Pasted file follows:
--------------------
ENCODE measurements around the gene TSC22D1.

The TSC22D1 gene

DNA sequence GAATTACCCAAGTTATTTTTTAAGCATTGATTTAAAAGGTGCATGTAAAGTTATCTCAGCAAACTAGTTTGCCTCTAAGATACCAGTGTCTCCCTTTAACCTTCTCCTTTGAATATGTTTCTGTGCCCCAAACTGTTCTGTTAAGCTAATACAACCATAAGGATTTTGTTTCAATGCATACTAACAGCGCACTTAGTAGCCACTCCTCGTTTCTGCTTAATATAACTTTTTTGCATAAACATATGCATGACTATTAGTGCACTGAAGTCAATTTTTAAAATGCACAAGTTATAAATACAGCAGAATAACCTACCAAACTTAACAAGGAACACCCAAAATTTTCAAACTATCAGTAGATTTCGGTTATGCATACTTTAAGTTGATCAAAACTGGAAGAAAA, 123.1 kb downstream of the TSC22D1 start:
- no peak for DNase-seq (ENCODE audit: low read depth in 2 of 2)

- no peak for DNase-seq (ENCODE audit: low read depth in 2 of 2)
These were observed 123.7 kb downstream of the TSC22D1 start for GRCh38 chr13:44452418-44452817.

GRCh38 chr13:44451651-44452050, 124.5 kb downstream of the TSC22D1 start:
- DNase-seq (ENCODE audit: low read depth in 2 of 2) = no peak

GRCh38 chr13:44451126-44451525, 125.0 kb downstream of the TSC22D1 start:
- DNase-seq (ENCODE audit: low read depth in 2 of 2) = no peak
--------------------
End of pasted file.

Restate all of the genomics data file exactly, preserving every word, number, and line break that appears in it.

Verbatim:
ENCODE measurements around the gene TSC22D1.

The TSC22D1 gene

DNA sequence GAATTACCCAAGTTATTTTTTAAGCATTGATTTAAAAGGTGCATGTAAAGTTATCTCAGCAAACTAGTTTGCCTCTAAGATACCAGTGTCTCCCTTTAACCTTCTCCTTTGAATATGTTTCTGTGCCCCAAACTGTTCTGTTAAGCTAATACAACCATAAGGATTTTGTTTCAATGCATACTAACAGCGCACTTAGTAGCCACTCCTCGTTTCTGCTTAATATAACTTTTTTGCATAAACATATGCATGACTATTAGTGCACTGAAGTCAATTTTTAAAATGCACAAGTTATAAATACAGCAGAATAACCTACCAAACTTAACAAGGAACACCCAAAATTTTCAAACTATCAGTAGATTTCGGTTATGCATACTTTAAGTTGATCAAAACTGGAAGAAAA, 123.1 kb downstream of the TSC22D1 start:
- no peak for DNase-seq (ENCODE audit: low read depth in 2 of 2)

- no peak for DNase-seq (ENCODE audit: low read depth in 2 of 2)
These were observed 123.7 kb downstream of the TSC22D1 start for GRCh38 chr13:44452418-44452817.

GRCh38 chr13:44451651-44452050, 124.5 kb downstream of the TSC22D1 start:
- DNase-seq (ENCODE audit: low read depth in 2 of 2) = no peak

GRCh38 chr13:44451126-44451525, 125.0 kb downstream of the TSC22D1 start:
- DNase-seq (ENCODE audit: low read depth in 2 of 2) = no peak